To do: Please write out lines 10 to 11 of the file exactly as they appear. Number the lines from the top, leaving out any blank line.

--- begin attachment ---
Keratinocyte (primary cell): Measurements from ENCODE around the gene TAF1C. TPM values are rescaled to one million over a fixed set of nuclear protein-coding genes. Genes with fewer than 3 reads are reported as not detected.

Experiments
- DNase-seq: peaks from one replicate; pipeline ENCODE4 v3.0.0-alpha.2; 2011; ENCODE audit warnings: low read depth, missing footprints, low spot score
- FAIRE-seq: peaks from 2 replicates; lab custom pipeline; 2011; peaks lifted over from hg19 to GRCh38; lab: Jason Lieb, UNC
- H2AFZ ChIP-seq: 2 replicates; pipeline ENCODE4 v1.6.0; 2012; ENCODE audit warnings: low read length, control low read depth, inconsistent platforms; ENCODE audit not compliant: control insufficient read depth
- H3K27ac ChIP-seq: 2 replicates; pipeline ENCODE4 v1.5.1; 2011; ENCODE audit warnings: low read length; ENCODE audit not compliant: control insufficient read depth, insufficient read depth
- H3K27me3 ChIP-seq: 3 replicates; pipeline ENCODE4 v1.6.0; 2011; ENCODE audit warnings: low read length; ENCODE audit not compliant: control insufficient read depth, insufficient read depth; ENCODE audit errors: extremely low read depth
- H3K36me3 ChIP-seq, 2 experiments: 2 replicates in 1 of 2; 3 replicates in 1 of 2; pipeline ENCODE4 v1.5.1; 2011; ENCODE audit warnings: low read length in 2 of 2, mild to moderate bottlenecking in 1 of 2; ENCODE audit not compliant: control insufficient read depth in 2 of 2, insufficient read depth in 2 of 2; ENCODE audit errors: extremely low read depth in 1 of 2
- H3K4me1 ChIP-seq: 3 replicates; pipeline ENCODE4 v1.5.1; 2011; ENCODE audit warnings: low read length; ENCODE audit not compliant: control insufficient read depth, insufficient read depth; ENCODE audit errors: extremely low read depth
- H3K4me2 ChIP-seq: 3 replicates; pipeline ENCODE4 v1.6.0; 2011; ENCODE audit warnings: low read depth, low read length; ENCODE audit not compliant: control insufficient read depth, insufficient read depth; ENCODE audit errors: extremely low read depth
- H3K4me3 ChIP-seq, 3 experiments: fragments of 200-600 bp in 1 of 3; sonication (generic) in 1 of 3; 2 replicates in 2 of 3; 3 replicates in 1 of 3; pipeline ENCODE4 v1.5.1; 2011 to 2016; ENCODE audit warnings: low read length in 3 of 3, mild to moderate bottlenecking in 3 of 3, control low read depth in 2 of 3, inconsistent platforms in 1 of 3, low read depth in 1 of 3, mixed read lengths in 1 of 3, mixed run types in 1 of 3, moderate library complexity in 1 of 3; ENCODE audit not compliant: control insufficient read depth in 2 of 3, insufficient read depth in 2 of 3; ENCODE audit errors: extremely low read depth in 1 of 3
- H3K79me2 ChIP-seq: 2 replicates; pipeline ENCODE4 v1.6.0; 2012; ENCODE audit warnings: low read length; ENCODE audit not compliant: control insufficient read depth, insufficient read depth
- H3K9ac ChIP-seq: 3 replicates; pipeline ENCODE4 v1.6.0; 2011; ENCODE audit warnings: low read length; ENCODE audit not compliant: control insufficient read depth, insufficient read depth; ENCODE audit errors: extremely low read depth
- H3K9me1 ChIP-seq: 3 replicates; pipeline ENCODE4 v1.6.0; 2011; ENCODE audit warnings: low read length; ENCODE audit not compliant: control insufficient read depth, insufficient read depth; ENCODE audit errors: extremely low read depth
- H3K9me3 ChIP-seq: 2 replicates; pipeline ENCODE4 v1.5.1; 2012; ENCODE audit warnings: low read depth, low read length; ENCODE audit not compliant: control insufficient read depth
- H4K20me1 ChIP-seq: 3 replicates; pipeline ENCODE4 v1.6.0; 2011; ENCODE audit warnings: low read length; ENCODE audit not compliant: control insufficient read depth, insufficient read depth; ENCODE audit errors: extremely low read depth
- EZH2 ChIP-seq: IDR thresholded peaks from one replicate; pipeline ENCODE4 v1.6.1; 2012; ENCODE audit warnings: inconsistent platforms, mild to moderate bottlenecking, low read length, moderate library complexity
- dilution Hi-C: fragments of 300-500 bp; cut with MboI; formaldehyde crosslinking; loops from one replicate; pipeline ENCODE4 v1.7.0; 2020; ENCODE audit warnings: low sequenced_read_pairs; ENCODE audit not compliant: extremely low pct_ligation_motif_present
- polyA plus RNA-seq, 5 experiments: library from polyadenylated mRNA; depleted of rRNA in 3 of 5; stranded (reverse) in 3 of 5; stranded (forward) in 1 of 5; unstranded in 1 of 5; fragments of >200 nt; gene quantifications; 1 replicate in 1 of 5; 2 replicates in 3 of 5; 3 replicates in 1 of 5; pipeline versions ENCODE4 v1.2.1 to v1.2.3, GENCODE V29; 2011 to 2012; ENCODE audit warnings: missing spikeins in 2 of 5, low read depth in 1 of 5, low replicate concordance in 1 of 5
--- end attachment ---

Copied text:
- H3K4me2 ChIP-seq: 3 replicates; pipeline ENCODE4 v1.6.0; 2011; ENCODE audit warnings: low read depth, low read length; ENCODE audit not compliant: control insufficient read depth, insufficient read depth; ENCODE audit errors: extremely low read depth
- H3K4me3 ChIP-seq, 3 experiments: fragments of 200-600 bp in 1 of 3; sonication (generic) in 1 of 3; 2 replicates in 2 of 3; 3 replicates in 1 of 3; pipeline ENCODE4 v1.5.1; 2011 to 2016; ENCODE audit warnings: low read length in 3 of 3, mild to moderate bottlenecking in 3 of 3, control low read depth in 2 of 3, inconsistent platforms in 1 of 3, low read depth in 1 of 3, mixed read lengths in 1 of 3, mixed run types in 1 of 3, moderate library complexity in 1 of 3; ENCODE audit not compliant: control insufficient read depth in 2 of 3, insufficient read depth in 2 of 3; ENCODE audit errors: extremely low read depth in 1 of 3